To liberate or to regulate: balanced approach to bank-oriented financial system transformation in developing countries


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A stable, transparent financial system inspires confidence among investors and supports the overall economic growth. Inflexible regulation tends to slow down economic progress, making countries less attractive to investors.
Economies with bank-oriented financial systems tend to be less attractive to investors, so their long-term goal is to demonstrate flexibility through liberalization, attracting new investors and ensuring survival in highly competitive and unforgiving global conditions. Liberalization success is even more essential for developing countries and their efforts to open the borders for capital flows and attract new investments. While financial liberalization affects all sectors of the economy and directly influences growth, it does not guaranty it. The removal of financial restrictions could affect capital distribution, increase volatility, create challenges for banks, etc. To support the liberalization efforts, it is very important to understand the nature of banking business, criticality of transparent and effective regulatory framework, as well as the expectations of potential investors.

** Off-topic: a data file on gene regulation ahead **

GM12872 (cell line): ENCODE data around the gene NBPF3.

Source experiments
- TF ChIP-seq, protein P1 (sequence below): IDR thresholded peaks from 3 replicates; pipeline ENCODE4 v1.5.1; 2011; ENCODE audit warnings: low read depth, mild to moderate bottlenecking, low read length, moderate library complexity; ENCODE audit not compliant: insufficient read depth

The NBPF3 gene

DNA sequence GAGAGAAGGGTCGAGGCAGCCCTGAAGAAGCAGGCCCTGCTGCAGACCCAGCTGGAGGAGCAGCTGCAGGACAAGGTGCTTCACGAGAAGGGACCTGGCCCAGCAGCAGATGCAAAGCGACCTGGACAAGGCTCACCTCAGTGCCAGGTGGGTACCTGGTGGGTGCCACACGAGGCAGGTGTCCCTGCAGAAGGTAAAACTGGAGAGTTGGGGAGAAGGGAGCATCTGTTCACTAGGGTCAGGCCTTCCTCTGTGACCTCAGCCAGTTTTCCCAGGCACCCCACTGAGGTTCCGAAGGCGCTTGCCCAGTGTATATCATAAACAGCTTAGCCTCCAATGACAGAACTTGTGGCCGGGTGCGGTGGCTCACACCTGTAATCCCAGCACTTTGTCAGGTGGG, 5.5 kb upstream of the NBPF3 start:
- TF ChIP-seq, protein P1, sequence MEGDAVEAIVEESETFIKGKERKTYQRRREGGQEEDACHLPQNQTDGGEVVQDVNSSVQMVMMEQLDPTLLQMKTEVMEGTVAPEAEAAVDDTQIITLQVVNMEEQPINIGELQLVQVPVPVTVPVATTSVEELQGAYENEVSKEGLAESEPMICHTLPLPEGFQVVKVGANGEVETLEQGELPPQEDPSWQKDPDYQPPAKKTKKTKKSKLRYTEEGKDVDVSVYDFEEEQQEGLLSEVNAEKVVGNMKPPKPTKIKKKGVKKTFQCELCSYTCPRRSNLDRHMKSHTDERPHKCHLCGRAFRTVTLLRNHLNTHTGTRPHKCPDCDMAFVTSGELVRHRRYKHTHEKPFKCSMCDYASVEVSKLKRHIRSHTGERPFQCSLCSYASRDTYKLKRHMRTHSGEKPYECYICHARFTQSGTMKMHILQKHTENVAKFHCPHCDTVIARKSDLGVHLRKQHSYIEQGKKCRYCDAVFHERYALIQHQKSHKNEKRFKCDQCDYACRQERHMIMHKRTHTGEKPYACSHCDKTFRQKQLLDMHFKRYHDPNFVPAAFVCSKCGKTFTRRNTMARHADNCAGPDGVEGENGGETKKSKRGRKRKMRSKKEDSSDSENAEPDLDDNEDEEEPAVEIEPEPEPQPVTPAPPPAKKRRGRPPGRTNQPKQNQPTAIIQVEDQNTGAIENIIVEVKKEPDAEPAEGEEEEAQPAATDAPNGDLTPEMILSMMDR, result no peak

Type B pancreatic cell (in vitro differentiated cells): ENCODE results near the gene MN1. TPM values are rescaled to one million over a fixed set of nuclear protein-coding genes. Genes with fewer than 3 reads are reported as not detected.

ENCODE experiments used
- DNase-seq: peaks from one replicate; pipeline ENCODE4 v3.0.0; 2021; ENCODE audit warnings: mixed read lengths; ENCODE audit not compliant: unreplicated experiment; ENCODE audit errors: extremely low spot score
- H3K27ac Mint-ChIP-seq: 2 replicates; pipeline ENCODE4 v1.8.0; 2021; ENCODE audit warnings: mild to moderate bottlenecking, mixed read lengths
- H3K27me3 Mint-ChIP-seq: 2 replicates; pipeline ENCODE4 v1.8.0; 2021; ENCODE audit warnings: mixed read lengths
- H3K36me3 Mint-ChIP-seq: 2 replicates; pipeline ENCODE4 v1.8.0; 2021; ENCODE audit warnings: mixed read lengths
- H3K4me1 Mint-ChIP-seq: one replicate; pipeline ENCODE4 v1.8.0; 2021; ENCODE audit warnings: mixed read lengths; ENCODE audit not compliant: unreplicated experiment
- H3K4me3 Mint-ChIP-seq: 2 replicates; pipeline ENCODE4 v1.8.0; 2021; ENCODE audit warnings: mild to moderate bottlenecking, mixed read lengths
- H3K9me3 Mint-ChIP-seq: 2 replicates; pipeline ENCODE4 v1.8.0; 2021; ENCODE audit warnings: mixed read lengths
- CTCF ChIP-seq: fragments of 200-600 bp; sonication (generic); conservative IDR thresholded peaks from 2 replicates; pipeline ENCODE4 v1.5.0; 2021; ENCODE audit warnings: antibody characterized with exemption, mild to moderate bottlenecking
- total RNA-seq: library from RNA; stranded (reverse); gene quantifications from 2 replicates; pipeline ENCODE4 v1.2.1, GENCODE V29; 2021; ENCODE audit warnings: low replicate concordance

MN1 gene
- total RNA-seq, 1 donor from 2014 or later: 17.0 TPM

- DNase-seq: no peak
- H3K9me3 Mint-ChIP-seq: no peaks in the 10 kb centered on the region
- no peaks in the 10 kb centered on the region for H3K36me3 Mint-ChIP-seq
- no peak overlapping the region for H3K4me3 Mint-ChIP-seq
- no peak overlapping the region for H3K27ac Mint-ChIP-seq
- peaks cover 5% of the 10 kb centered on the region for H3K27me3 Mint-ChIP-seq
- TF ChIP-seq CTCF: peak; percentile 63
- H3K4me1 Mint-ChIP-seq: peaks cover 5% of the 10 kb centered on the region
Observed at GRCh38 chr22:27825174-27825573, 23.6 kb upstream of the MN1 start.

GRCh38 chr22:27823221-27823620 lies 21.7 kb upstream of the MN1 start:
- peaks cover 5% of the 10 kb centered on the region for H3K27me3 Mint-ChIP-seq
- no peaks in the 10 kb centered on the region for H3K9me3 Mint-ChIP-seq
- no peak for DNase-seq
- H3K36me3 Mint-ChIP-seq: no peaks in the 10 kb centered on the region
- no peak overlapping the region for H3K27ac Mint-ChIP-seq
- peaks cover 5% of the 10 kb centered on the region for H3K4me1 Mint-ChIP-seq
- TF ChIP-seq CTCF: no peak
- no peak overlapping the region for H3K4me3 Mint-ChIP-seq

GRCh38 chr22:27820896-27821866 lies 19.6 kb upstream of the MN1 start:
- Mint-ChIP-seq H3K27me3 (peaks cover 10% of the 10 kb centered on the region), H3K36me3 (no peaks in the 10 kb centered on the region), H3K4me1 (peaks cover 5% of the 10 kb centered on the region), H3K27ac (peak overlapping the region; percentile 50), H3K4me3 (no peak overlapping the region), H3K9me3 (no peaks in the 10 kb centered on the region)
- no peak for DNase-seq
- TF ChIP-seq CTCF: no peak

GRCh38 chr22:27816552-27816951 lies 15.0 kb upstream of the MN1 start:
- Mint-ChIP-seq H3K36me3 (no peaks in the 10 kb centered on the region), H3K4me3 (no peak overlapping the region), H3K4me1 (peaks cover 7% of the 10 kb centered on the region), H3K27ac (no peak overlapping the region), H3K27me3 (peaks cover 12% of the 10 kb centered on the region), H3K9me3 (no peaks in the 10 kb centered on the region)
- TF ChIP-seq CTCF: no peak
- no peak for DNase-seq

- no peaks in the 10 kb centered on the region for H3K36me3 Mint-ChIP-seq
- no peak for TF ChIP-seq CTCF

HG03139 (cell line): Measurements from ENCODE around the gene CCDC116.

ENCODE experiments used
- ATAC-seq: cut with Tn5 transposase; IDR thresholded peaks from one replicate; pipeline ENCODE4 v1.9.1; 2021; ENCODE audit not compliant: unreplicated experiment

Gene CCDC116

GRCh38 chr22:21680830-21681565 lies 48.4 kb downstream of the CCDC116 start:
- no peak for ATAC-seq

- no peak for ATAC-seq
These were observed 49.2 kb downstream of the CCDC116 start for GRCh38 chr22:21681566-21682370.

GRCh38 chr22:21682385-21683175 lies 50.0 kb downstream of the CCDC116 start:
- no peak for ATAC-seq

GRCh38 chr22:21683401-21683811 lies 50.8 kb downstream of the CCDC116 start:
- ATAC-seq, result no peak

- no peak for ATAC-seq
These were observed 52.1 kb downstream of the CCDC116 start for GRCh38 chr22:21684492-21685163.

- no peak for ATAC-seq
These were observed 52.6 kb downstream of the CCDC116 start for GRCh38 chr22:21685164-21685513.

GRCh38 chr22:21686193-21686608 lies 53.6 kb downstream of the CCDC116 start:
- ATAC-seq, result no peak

The main goal of this paper is to discuss the process of financial liberalization in developing countries and motivate the policy makers to consider available lessons when creating their balanced approach to financial (de)regulation processes towards financial development and integration in the global financial landscape.

Keywords: financial liberalization, financial regulation, economic development, developing countries.
JEL Classification: G18, G21, G28

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